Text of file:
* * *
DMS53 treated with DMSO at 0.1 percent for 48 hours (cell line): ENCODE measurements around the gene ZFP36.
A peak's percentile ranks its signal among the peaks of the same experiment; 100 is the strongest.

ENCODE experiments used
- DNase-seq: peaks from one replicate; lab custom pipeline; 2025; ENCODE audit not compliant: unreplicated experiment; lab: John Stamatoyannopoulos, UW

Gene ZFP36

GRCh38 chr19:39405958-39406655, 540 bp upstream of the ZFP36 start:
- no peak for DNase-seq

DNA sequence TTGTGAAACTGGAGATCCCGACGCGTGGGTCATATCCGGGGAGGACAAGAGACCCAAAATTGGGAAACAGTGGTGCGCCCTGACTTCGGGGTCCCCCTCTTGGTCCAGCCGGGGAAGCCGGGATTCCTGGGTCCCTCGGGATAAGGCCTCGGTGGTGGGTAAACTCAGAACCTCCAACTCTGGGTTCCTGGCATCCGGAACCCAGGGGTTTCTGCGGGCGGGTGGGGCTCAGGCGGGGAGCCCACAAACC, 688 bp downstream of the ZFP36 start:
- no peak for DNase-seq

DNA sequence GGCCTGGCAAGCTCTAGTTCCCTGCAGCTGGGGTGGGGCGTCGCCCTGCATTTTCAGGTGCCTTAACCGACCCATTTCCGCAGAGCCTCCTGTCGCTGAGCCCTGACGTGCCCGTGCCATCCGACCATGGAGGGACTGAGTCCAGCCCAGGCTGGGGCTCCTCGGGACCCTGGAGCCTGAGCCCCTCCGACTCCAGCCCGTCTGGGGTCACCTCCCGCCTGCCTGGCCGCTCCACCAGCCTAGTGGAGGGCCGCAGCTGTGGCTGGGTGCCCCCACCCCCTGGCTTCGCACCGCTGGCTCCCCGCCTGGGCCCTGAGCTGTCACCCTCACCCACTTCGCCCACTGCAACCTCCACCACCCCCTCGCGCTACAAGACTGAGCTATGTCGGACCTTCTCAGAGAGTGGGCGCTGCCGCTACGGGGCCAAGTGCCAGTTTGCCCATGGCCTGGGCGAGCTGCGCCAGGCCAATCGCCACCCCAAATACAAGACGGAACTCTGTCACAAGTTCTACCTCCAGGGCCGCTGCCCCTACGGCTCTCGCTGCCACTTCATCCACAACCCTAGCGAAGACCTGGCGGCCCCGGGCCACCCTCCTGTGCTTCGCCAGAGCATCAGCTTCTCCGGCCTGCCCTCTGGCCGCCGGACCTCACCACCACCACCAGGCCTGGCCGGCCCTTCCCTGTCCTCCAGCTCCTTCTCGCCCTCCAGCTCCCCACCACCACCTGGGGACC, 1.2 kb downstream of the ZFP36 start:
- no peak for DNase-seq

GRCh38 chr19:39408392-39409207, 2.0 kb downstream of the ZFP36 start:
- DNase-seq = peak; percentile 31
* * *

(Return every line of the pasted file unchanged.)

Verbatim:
DMS53 treated with DMSO at 0.1 percent for 48 hours (cell line): ENCODE measurements around the gene ZFP36.
A peak's percentile ranks its signal among the peaks of the same experiment; 100 is the strongest.

ENCODE experiments used
- DNase-seq: peaks from one replicate; lab custom pipeline; 2025; ENCODE audit not compliant: unreplicated experiment; lab: John Stamatoyannopoulos, UW

Gene ZFP36

GRCh38 chr19:39405958-39406655, 540 bp upstream of the ZFP36 start:
- no peak for DNase-seq

DNA sequence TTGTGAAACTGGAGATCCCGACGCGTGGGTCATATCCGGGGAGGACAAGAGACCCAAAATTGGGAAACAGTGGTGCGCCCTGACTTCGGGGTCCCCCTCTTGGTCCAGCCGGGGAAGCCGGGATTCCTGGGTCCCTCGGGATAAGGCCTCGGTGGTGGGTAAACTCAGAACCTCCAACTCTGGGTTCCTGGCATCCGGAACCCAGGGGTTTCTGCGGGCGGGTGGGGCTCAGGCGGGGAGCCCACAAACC, 688 bp downstream of the ZFP36 start:
- no peak for DNase-seq

DNA sequence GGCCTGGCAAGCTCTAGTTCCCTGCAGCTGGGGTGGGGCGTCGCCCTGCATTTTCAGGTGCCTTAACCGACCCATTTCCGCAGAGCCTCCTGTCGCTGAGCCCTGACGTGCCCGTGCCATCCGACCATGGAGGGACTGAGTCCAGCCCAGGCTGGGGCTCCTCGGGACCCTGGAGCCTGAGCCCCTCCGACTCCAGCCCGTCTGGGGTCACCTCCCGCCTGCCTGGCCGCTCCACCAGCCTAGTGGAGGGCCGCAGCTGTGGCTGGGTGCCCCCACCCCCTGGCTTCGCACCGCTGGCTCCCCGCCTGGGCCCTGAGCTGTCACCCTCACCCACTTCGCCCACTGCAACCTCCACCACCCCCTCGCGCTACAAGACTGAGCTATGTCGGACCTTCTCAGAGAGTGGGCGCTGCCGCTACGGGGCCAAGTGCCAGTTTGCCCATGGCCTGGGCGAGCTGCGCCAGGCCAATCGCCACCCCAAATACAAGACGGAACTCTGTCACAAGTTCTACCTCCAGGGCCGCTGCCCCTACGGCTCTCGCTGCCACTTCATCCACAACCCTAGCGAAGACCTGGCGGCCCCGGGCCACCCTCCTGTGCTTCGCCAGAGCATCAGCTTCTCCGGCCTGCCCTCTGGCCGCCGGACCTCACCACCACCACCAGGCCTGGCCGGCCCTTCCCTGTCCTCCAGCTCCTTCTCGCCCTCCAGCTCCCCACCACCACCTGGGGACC, 1.2 kb downstream of the ZFP36 start:
- no peak for DNase-seq

GRCh38 chr19:39408392-39409207, 2.0 kb downstream of the ZFP36 start:
- DNase-seq = peak; percentile 31